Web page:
ECHO’s vital impact rests on teaching methods that farmers can share with each other. When one farmer has a successful crop, he is more likely to share the new methods he used with other farmers so that they can also have strong crop yields. This provides communities with more food, which helps to fight global hunger, and with more crops to sell, which helps lift farmers out of extreme poverty. By teaching farmers better practices that are sustainable and easily accomplished, ECHO is helping people around the world become more efficient and self-sustaining.

– Julia Canzano
Photo: Pixabay

8 Facts about Education in Thailand
While it has been successful in creating an image as a top tourist destination, Thailand faces numerous challenges. In recent years, Thailand has experienced political instability and demographic shifts, affecting its socio-economic development. A strong education system is critical for Thailand to respond to these challenges. Here are eight facts about education in Thailand.

8 Facts about Education in Thailand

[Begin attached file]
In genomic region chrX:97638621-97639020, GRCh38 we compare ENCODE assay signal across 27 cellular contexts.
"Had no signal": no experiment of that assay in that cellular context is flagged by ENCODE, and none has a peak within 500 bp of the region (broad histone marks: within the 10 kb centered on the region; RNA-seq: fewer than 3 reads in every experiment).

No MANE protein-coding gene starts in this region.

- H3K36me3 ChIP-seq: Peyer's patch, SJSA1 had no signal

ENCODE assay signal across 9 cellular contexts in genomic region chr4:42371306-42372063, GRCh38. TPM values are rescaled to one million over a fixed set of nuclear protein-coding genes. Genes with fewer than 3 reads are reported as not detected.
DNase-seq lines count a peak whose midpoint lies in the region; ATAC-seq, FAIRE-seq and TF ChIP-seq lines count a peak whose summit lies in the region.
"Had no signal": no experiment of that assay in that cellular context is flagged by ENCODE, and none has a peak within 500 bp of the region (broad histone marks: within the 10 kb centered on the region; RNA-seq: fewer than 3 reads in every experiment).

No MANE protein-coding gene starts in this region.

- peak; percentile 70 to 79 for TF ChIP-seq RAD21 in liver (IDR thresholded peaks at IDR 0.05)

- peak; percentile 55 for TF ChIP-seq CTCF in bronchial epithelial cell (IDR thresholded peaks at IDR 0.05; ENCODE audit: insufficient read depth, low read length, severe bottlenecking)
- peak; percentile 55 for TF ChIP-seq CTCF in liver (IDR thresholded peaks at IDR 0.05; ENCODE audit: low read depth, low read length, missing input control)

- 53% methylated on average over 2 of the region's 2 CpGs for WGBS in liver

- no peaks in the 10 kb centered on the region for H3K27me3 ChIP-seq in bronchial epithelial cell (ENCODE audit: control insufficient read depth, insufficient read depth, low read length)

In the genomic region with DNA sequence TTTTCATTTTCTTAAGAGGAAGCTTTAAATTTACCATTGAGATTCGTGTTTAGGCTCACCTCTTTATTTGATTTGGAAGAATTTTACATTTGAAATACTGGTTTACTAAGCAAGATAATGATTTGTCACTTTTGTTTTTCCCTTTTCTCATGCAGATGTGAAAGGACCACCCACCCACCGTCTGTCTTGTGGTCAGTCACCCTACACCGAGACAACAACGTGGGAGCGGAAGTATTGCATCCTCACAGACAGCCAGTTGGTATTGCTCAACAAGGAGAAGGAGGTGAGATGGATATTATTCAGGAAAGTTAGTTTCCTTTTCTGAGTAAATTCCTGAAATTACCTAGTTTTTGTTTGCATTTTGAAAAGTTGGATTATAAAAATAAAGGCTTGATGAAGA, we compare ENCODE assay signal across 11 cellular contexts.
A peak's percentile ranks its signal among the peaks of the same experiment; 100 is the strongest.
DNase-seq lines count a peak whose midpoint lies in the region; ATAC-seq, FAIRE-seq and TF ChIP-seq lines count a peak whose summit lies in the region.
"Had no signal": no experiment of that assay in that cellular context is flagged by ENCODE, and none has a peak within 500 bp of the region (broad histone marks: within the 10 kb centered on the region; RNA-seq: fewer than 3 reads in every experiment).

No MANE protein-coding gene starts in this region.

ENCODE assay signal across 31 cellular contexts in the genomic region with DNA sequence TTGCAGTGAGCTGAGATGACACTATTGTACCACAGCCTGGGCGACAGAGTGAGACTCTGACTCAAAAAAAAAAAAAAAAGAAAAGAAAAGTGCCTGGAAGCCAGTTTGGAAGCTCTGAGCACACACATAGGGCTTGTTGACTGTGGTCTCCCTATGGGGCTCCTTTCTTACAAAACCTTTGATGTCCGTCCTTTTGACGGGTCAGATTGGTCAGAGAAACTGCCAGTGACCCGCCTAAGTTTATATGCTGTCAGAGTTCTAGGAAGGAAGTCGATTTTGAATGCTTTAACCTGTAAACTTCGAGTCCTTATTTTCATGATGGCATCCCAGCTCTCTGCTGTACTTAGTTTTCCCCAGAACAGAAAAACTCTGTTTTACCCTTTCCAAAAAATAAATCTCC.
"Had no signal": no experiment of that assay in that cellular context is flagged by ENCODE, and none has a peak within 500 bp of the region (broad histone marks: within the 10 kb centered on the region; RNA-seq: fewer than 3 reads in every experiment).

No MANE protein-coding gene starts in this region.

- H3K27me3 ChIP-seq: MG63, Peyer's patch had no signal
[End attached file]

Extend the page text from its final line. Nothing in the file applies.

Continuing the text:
1. Declining student population: Thailand has one of the world’s most rapidly aging societies, causing a decline in the student population. The combination of this decreasing demand for education and increased competition from international universities are posing threats to the existence of Thai higher education institutions. Some Thai education experts fear that the trends could lead to the closure of up to 75 percent of higher education institutions within the next decade.
  2. Expanding basic education: Every child in Thailand has the right to receive three years of pre-primary schooling and 12 years of free basic education, regardless of their nationality or background. Approximately 95 percent of primary-school-age children attend school, but the number drops to 86 percent when it comes to the secondary school level. The majority of children who do not attend school are from disadvantaged communities, are migrants or have disabilities.
  3. Poor learning outcomes: Despite progress in expanding basic education in Thailand, the learning outcomes have not improved for Thailand. At the end of primary education, 12 percent of children do not achieve a minimum proficiency level in mathematics. Only 50 percent achieve the minimum reading proficiency and 46 percent in minimum mathematics proficiency after completing lower secondary schools. The World Bank estimates that 12 years of basic schooling for a Thai child is only equivalent to 8.6 years. This is a learning gap of 3.8 years due to under-resourced small schools.